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The selection should be based on submitting an argument when the script is executed.

#!/bin/bash

#This script echoes a text and creates a file

echo "welcome. Will create a file with content in this folder"

ls -l | grep .txt > files_in_folder
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    Welcome to the site. As a general note, please be aware that parsing the output of ls is highly disrecommended, as special characters in the filenames can lead to strange results. Btw. if you are new to shell scripting, have a look at GreyCat and Lhunath's Bash Guide and take a look at shellcheck (also available as standalone tool) which is really helpful in preventing syntax (and some logic) errors. – AdminBee Apr 24 at 12:22
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    Note that i) your script does not list all files ending with .txt in the folder where your script is. Instead, it lists all files or directories whose name contains txt preceded by any other character. It will also find notAtxtFile for example. Also, it doesn't search the folder where your script is but the folder where you are when you run your script. ii) all you need is ls *txt, no grep. – terdon Apr 24 at 12:34
  • "The selection should be based on submitting an argument when the script is executed". My bad, I wasn't clear enough – Albin Westlin Apr 24 at 12:41
  • OK, but please edit your question and clarify. Do you want something like script.sh txt which will then return all files or directories in the current folder whose name contains txt? Or do you maybe want to launch the script and then ask the user for input (I hope not, that's horribly annoying for the users)? We need to understand exactly what you need in order to be able to help you. – terdon Apr 24 at 14:31
  • When I run the script ./script, a file with all the files that ends with .txt in my home directory gets printed to the word file. Now I'm supposed to add and argument instead of a command line. So basically add an argument to replace for a command line. Turn "ls -l" into an argument | grep .txt > files_in_folder. Can you even do that? – Albin Westlin Apr 25 at 20:37
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Assuming that the user of the script uses an argument that is the filename suffix that they want to select filenames with, for example .txt.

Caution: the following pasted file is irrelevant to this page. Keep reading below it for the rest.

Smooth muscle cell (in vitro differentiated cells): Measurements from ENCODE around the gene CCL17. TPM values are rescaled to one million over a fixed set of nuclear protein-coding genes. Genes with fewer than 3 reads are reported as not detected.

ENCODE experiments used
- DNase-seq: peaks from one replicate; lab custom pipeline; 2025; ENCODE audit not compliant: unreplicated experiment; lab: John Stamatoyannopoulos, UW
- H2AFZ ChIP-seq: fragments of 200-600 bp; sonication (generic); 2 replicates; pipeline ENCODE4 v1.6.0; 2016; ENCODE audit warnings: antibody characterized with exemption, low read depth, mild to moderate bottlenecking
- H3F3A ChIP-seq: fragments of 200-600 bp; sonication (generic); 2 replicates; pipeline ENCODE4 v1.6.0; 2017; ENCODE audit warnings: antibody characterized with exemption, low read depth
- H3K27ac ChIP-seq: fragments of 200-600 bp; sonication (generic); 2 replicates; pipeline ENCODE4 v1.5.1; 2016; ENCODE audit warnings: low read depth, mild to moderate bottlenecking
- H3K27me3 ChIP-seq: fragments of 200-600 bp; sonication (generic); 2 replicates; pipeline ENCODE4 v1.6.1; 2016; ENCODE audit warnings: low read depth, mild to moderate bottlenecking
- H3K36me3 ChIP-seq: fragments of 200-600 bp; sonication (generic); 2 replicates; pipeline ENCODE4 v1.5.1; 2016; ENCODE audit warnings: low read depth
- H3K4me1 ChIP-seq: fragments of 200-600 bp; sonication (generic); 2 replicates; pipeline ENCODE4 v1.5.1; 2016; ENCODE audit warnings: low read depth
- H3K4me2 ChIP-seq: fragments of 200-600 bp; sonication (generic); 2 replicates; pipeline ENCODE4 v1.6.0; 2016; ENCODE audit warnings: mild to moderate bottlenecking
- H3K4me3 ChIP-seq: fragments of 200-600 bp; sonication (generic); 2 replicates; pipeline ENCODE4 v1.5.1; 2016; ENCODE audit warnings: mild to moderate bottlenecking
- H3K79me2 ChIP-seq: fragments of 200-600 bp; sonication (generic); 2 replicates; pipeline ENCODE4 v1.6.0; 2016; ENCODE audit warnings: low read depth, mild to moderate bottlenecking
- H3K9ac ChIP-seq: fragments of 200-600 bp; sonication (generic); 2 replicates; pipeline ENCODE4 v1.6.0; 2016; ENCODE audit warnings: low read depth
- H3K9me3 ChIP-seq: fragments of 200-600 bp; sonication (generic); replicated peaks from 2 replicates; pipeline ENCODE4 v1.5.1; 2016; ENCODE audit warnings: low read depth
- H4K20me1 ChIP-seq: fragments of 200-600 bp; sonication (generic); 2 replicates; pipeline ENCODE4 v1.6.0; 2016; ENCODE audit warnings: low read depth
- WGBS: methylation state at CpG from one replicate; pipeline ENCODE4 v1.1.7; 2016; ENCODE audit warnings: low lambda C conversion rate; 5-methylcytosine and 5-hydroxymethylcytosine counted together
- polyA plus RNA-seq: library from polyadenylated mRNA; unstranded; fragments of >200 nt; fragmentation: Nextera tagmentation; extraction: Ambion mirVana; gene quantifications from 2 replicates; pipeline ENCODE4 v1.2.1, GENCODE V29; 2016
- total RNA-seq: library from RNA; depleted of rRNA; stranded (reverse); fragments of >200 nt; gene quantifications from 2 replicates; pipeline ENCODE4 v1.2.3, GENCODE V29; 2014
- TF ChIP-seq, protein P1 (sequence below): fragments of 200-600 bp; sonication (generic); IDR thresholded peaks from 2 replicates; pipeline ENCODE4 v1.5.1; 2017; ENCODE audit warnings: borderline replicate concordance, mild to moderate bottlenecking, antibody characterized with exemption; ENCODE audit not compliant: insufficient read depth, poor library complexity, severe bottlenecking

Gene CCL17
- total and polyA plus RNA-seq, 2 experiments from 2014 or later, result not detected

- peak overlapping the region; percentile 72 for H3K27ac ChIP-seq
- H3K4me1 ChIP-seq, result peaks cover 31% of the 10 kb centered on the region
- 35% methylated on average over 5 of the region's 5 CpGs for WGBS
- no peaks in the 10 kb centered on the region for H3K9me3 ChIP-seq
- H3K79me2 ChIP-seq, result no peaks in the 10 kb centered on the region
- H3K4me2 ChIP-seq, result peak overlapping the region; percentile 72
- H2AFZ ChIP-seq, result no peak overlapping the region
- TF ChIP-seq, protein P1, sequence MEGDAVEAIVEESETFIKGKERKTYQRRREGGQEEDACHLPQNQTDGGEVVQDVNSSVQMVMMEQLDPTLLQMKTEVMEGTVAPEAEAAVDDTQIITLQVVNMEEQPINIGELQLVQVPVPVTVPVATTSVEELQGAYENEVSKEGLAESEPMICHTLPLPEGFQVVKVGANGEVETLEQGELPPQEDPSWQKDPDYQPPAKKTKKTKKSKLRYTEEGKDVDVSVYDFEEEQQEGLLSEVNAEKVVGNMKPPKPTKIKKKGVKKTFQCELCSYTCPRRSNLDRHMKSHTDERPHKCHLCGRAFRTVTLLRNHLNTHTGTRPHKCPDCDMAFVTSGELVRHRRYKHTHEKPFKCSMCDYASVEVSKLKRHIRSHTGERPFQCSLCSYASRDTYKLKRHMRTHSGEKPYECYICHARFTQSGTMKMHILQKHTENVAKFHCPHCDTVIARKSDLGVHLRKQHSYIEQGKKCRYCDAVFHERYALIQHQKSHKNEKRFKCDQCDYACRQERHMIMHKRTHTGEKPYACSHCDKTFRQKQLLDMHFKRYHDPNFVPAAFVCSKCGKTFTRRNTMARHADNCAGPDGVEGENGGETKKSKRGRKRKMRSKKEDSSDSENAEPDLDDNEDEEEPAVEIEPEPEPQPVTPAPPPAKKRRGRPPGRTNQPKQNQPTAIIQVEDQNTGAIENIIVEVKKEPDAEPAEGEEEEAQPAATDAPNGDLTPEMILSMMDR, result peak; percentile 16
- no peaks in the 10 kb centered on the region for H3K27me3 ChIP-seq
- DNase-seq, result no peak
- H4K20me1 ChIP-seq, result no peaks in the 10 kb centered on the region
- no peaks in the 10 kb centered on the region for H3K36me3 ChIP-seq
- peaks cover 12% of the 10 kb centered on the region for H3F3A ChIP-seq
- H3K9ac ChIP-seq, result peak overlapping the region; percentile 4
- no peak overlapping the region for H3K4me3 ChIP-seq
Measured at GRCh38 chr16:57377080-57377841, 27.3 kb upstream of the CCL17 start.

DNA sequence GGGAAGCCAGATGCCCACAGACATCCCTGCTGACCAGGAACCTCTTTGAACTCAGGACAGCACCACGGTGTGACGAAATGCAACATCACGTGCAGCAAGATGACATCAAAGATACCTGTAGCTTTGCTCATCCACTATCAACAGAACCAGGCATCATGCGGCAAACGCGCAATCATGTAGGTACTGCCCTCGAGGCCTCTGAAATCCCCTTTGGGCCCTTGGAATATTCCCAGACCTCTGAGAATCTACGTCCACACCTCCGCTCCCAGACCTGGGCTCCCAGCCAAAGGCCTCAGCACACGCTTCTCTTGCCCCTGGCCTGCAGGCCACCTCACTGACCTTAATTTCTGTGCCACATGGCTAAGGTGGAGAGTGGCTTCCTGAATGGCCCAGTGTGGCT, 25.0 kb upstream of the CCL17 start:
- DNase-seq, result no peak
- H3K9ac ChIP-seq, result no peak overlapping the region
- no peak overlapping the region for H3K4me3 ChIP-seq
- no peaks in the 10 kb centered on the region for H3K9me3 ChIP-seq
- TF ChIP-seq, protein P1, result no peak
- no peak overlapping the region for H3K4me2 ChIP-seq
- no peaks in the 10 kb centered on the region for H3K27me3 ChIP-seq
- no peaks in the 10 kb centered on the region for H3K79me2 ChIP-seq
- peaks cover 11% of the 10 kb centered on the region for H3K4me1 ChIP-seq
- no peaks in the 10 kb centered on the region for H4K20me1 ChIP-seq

#!/bin/sh

printf '%s\n' ./*"$1"

This would list all names in the current directory that ends with the given filename suffix. The printf command would take the list generate when the shell expands the pattern (which includes the argument given by the user at the end) and then output each list entry (filename in this case) on their own line according to the printf format string. The format string used here is %s\n, which means "some string followed by a newline character".

Would you want to use ls -l to get a "long listing" that includes file meta-data:

#!/bin/sh

ls -ld ./*"$1"

The -d is needed as to not list the contents of directories matching the pattern. Again, the shell expands the given pattern and invokes ls -ld with the list of matching filenames.

To include names in subdirectories, using bash:

#!/bin/bash

shopt -s globstar
printf '%s\n' ./**/*"$1"

The ** pattern matches recursively into subdirectories if it's enabled with the globstar option. You could also use ls -ld with the above pattern, obviously, but it has the potential to break if the expansion of the pattern results in many thousands of filenames.

To restrict the list to only regular files (i.e. not directory names etc., but including hidden names), while going into subdirectories:

#!/bin/sh

find . -name "*$1" -type f

Add -ls to the end if you require something that looks like the ls -ld output.

This would also work even if there are many thousands of matching filenames, but now the argument can no longer contain filename globbing characters (i.e. the command above would not find files whose names end with something like the literal string .* if you give '.*' as the argument to the script).

In all cases, the $1 should be quoted. In the find command, the * needs to be quoted too as find does its own matching of pattern given to -name. In the other cases, * should be unquoted to allow the shell to expand it.

Redirect the output to a file, either inside the script or when you run it, if that is part of the requirement.

Each one of the above variations of the script would be invoked in the same way:

./myscript.sh .txt
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You use it like below : ( Note all the double quotes in the arguments passed to the script )

#!/usr/bin/bash
first_cmd="$1"
second_cmd="$2"
$first_cmd | $second_cmd > outputfile.txt

Execute :

$ ./temp.sh "ls -lrt" "grep '\.txt$'"

Check output :

$ cat outputfile.txt 
***all the filename with .txt will print
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